Iain Dale 7pm - 10pm
Risk of thunderstorms and rain on Thursday following hottest day of the year
21 May 2020, 08:09
Strong winds and heavy rain could hit parts of the country later just one day after people flocked to beaches and parks to enjoy the hottest day of the year.
Temperatures topped 28.2C in Santon Downham, Suffolk, on Wednesday as the public enjoyed outdoor spaces following an easing of lockdown restrictions in England.
Although forecasters suggest many parts of the UK will experience warm temperatures on Thursday there is warning Western regions of the country could see patchy rain which will push towards the north-east.
There have also been warnings from the Met Office of thunderstorms across the south-east of England following the hottest day of the year.
Met Office meteorologist Greg Dewhurst said there was a risk of thunderstorms across the south east of England.
Heavy rain and gusty winds should generally clear by the afternoon, he added, leading to sunny spells and the potential for temperatures to reach 27C across south east England.
Balmy conditions have tested the nation's resolve in maintaining social distancing in parks and open spaces.
On Wednesday, police in North Devon said roads to the area's beaches were "gridlocked" despite pleas to the public from councils who advise against travelling to the south west.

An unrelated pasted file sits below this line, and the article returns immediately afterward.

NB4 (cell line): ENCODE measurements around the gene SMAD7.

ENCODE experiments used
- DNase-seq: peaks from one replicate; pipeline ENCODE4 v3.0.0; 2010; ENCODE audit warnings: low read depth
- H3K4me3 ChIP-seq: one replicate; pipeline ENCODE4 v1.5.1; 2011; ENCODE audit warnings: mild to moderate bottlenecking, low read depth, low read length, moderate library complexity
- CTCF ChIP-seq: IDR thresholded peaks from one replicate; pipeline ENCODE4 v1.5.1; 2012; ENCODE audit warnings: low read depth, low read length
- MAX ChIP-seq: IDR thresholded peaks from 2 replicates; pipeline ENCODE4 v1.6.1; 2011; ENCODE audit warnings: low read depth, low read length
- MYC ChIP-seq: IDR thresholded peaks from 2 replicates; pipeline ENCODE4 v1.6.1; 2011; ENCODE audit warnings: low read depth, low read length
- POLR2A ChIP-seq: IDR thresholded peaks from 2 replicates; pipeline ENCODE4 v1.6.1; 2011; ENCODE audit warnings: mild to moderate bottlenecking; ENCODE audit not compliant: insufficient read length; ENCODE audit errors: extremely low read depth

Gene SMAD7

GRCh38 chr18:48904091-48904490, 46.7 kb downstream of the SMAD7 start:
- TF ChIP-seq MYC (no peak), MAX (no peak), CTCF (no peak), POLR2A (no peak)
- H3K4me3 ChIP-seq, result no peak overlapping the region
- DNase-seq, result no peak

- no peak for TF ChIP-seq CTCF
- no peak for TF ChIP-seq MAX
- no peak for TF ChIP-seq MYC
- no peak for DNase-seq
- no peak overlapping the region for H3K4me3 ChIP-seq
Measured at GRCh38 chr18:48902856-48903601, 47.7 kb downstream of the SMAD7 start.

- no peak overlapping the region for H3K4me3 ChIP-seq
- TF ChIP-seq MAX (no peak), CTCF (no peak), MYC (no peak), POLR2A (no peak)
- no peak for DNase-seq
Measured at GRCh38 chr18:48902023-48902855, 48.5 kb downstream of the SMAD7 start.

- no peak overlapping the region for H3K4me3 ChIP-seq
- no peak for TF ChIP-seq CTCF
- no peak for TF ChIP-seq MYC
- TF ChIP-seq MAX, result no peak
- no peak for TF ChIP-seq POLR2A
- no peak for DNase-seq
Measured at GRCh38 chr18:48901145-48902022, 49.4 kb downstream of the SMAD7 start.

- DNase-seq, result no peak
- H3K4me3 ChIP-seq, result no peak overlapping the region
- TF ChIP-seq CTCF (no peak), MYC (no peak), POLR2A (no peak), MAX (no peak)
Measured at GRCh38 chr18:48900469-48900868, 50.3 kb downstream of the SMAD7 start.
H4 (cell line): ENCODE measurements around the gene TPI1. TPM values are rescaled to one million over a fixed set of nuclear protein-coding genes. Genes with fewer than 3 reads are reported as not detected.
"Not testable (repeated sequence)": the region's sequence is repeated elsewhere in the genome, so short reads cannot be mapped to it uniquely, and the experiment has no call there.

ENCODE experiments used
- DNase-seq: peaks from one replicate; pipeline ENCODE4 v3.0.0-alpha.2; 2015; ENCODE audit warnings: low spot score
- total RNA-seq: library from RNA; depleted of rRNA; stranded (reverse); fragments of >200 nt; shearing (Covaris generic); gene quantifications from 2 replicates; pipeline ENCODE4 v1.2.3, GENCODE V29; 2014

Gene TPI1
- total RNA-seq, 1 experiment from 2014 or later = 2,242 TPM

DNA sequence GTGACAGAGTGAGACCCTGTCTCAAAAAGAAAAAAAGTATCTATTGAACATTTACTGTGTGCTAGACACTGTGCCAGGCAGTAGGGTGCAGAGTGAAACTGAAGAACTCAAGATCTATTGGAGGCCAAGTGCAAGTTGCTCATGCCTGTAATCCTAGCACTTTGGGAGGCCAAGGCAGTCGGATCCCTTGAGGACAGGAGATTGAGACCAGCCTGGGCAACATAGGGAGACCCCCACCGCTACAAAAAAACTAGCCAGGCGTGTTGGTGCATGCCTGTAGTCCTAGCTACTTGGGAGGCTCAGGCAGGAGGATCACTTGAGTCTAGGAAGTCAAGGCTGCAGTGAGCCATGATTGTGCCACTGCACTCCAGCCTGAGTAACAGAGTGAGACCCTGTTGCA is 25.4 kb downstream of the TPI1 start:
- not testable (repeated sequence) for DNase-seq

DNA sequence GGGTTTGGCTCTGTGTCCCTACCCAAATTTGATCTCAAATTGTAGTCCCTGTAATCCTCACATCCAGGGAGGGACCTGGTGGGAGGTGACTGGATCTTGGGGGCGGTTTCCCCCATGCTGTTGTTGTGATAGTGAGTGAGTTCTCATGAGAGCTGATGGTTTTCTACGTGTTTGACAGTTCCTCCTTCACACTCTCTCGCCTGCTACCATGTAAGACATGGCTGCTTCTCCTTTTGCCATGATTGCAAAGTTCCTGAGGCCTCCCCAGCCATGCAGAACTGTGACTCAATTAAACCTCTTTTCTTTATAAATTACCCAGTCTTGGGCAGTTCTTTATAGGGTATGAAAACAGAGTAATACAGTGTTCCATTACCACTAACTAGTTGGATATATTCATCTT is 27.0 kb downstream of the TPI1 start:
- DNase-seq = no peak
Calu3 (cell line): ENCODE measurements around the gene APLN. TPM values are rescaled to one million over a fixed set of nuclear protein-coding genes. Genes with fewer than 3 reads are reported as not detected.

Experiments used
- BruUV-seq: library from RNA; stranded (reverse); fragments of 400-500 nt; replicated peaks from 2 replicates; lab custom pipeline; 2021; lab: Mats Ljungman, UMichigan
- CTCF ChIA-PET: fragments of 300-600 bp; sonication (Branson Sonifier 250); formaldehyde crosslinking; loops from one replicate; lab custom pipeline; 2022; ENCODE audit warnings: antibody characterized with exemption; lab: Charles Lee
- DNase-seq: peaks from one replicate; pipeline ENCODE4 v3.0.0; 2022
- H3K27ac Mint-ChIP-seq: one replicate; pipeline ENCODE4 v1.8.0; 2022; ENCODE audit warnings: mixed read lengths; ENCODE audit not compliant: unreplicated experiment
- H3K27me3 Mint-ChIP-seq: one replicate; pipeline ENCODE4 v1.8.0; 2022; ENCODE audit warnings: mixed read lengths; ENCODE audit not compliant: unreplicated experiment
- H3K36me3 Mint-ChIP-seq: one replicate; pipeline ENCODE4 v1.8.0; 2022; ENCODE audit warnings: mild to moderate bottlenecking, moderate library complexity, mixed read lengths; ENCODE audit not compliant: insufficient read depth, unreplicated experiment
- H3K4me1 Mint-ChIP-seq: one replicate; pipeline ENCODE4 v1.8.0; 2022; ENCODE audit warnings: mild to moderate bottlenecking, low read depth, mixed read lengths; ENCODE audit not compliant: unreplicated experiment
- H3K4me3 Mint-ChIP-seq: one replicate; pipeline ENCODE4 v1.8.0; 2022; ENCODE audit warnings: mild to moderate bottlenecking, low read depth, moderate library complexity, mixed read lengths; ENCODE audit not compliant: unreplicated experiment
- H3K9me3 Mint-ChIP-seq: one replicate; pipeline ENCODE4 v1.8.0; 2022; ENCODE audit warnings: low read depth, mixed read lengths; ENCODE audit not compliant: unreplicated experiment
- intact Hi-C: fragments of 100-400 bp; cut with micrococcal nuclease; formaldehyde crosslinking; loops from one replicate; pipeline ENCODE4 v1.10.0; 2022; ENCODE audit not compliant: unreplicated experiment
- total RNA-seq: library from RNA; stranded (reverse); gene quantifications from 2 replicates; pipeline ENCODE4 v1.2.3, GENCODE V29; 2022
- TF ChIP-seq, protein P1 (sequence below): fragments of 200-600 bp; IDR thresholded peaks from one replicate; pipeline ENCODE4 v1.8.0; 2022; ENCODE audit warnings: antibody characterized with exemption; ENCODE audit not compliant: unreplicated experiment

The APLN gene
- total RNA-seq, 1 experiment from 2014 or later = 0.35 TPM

Officers in Ilfracombe and Braunton said they had identified vehicles from "all over the country" in the local area, where toilets and other amenities remain closed.
One officer said "valuable resources" were being used to marshal traffic, adding that elderly people in the area would be "very anxious over the selfish actions of these individuals".
A slight easing of restrictions in England means people can drive to beaches and countryside beauty spots, where they are allowed to picnic and sunbathe.
But in response to the relaxation of measures, leaders in Devon and Cornwall warned second home owners and tourists to "think twice" about visiting the region.
Councils and tourism bodies encouraged people not to travel more than an hour from their local area to enjoy the outdoors and to avoid popular tourist locations, as the region's car parks, toilets and hotspots remain closed.
Temperatures are expected to cool on Friday, according to the Met Office.
"A deep area of low pressure moves in from the Atlantic and skirts the north-west of the UK, likely to bring strong winds across the country on Friday," Mr Dewhurt said.
"A band of heavy rain will push eastwards through the morning, which will then clear to sunshine and showers."
Winds will be strongest across the north-west of the UK, where gusts of 50 to 60 miles per hour are likely, and temperatures should drop to normal for this time of year, at around 16C to 18C.
Mr Dewhurst predicted a windy start to the weekend with sunshine and showers for many, with the weather gradually turning drier from the south on Sunday and into bank holiday Monday.